Charles began recording in 1949, and this early, imitative approach was captured on several sessions. Three years later, Atlantic Records acquired his contract, but initially the singer continued his "cool" direction, revealing only an occasional hint of the passions later unleashed. "It Should've Been Me," "Mess Around" and "Losing Hand" best represent this early R&B era, but Charles' individual style emerged as a result of his work with Guitar Slim. This impassioned, almost crude blues performer sang with a gospel-based fervor that greatly influenced Charles' thinking. He arranged Slim's million-selling single, "Things That I Used to Do," on which the riffing horns and unrestrained voice set the tone for Charles' own subsequent direction.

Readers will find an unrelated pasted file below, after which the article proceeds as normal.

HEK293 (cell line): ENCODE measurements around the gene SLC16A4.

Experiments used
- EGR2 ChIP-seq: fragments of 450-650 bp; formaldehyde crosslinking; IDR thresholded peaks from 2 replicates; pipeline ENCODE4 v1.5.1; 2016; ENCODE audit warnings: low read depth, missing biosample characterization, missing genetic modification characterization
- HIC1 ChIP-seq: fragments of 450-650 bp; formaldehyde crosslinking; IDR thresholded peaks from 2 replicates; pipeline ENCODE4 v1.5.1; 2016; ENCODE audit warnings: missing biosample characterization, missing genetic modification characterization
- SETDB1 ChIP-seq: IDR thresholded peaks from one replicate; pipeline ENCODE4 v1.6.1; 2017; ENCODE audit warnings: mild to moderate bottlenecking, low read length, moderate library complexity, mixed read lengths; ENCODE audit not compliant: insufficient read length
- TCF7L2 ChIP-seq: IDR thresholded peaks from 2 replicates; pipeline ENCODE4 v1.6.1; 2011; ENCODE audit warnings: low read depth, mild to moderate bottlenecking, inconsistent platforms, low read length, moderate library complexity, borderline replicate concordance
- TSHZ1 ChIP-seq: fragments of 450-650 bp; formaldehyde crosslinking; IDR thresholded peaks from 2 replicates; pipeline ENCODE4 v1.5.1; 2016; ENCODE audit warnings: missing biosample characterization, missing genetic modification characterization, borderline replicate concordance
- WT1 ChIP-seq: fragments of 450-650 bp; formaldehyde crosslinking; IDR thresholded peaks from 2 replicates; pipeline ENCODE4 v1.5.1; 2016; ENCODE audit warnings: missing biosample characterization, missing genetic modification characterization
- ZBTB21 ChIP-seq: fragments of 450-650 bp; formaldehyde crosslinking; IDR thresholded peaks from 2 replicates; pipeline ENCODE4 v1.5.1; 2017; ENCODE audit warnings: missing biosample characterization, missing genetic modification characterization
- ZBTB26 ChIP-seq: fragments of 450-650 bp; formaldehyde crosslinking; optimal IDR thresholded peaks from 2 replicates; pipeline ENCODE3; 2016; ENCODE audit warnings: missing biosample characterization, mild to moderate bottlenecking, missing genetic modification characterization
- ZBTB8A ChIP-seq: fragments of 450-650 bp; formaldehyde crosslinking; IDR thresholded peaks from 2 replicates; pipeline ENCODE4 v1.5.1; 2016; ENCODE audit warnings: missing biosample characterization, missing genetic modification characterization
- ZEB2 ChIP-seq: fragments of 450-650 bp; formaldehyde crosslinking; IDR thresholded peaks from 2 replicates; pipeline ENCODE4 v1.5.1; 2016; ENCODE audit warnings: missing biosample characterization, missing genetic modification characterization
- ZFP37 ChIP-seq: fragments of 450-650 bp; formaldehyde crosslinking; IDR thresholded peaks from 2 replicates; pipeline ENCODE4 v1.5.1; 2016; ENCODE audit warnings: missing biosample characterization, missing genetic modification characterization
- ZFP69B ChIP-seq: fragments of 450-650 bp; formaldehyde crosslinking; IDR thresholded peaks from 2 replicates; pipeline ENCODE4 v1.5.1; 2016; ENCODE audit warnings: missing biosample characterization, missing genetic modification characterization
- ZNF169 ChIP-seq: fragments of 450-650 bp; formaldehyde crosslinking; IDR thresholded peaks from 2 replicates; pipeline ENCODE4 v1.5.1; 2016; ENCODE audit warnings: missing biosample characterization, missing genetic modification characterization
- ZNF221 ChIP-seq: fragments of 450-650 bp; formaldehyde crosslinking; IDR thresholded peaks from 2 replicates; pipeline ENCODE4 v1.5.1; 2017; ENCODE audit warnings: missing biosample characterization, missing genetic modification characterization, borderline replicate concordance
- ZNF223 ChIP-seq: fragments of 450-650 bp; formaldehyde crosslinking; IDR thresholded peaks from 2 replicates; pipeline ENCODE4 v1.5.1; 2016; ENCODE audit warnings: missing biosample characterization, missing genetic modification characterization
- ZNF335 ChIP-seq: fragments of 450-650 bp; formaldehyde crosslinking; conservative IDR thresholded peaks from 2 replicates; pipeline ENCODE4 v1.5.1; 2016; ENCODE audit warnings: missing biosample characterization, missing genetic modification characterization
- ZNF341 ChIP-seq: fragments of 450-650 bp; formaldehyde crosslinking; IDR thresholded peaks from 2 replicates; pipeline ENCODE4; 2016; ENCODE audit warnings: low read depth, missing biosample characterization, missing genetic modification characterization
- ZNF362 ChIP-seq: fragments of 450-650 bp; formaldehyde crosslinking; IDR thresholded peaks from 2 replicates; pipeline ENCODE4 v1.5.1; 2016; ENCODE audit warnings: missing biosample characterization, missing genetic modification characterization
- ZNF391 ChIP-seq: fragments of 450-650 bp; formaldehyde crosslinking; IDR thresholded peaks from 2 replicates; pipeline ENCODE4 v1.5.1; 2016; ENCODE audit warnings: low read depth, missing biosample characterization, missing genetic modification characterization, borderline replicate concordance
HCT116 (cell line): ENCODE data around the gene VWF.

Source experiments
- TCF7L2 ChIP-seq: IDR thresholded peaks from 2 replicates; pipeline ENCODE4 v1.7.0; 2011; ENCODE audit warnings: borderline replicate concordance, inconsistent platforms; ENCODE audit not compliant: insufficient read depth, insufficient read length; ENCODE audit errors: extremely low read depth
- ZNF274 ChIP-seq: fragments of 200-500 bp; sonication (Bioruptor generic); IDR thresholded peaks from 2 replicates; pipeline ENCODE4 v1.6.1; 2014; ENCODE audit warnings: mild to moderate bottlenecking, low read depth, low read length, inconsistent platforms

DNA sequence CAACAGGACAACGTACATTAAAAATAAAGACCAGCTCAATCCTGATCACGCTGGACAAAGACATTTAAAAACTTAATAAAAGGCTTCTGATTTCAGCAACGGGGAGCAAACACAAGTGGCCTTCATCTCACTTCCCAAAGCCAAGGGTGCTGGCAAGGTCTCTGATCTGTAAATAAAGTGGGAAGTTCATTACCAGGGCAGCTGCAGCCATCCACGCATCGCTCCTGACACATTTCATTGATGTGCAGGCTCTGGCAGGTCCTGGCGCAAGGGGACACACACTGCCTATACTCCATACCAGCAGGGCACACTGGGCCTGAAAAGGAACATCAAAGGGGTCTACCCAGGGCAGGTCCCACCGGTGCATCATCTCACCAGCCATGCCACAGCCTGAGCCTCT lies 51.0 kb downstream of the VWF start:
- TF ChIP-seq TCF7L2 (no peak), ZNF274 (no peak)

This effect was fully realized in "I Got a Woman" (1954), a song soaked in the fervor of the Baptist church but rendered salacious by the singer's abandoned, unrefined delivery. Its extraordinary success, commercially and artistically, inspired similarly compulsive recordings, including "This Little Girl of Mine" (1955), "Talkin' 'Bout You" (1957) and the lush and evocative "Don't Let the Sun Catch You Crying" (1959), a style culminating in the thrilling call and response of "What'd I Say" (1959). This acknowledged classic is one of the all-time great encore numbers performed by countless singers and bands in stadiums, clubs and bars all over the world. However, Charles was equally adept at slow ballads, as his heartbreaking interpretations of "Drown in My Own Tears" and "I Believe to My Soul" (both 1959) clearly show. Proficient in numerous styles, Charles' recordings embraced blues, jazz, standards and country, as his muscular reading of "I'm Movin' On" attested.